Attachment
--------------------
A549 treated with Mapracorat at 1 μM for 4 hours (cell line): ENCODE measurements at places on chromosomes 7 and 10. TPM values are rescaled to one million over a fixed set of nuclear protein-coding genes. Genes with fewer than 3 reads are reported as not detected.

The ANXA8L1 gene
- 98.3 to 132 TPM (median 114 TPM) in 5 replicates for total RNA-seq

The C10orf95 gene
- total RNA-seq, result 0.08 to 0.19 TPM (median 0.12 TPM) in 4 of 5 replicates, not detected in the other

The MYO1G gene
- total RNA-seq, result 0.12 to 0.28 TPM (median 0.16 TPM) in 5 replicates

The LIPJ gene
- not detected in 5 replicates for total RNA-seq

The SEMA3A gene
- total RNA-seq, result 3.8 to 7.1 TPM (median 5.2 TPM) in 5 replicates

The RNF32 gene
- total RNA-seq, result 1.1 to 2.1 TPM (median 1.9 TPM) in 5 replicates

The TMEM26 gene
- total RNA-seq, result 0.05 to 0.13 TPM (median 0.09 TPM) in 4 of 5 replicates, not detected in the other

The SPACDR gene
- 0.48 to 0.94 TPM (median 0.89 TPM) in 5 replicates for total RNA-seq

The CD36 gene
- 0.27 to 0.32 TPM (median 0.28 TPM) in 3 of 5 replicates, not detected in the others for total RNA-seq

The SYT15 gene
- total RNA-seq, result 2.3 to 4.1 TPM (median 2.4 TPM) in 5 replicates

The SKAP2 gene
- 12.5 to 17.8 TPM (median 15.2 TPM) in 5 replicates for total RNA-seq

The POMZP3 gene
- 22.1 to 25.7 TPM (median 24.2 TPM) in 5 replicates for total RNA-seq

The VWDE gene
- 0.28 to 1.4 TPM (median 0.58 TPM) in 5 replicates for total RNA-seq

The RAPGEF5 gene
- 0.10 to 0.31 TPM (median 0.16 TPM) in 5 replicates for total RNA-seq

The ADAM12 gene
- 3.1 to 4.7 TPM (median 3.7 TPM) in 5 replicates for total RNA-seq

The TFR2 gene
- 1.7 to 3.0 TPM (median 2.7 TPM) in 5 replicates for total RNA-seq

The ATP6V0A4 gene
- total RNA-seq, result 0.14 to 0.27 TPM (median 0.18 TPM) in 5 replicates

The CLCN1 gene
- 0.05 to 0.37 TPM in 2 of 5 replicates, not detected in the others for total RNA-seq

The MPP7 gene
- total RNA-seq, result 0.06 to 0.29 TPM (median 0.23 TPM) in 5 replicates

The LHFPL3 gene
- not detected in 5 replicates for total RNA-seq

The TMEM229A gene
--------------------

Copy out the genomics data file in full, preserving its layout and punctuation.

A549 treated with Mapracorat at 1 μM for 4 hours (cell line): ENCODE measurements at places on chromosomes 7 and 10. TPM values are rescaled to one million over a fixed set of nuclear protein-coding genes. Genes with fewer than 3 reads are reported as not detected.

The ANXA8L1 gene
- 98.3 to 132 TPM (median 114 TPM) in 5 replicates for total RNA-seq

The C10orf95 gene
- total RNA-seq, result 0.08 to 0.19 TPM (median 0.12 TPM) in 4 of 5 replicates, not detected in the other

The MYO1G gene
- total RNA-seq, result 0.12 to 0.28 TPM (median 0.16 TPM) in 5 replicates

The LIPJ gene
- not detected in 5 replicates for total RNA-seq

The SEMA3A gene
- total RNA-seq, result 3.8 to 7.1 TPM (median 5.2 TPM) in 5 replicates

The RNF32 gene
- total RNA-seq, result 1.1 to 2.1 TPM (median 1.9 TPM) in 5 replicates

The TMEM26 gene
- total RNA-seq, result 0.05 to 0.13 TPM (median 0.09 TPM) in 4 of 5 replicates, not detected in the other

The SPACDR gene
- 0.48 to 0.94 TPM (median 0.89 TPM) in 5 replicates for total RNA-seq

The CD36 gene
- 0.27 to 0.32 TPM (median 0.28 TPM) in 3 of 5 replicates, not detected in the others for total RNA-seq

The SYT15 gene
- total RNA-seq, result 2.3 to 4.1 TPM (median 2.4 TPM) in 5 replicates

The SKAP2 gene
- 12.5 to 17.8 TPM (median 15.2 TPM) in 5 replicates for total RNA-seq

The POMZP3 gene
- 22.1 to 25.7 TPM (median 24.2 TPM) in 5 replicates for total RNA-seq

The VWDE gene
- 0.28 to 1.4 TPM (median 0.58 TPM) in 5 replicates for total RNA-seq

The RAPGEF5 gene
- 0.10 to 0.31 TPM (median 0.16 TPM) in 5 replicates for total RNA-seq

The ADAM12 gene
- 3.1 to 4.7 TPM (median 3.7 TPM) in 5 replicates for total RNA-seq

The TFR2 gene
- 1.7 to 3.0 TPM (median 2.7 TPM) in 5 replicates for total RNA-seq

The ATP6V0A4 gene
- total RNA-seq, result 0.14 to 0.27 TPM (median 0.18 TPM) in 5 replicates

The CLCN1 gene
- 0.05 to 0.37 TPM in 2 of 5 replicates, not detected in the others for total RNA-seq

The MPP7 gene
- total RNA-seq, result 0.06 to 0.29 TPM (median 0.23 TPM) in 5 replicates

The LHFPL3 gene
- not detected in 5 replicates for total RNA-seq

The TMEM229A gene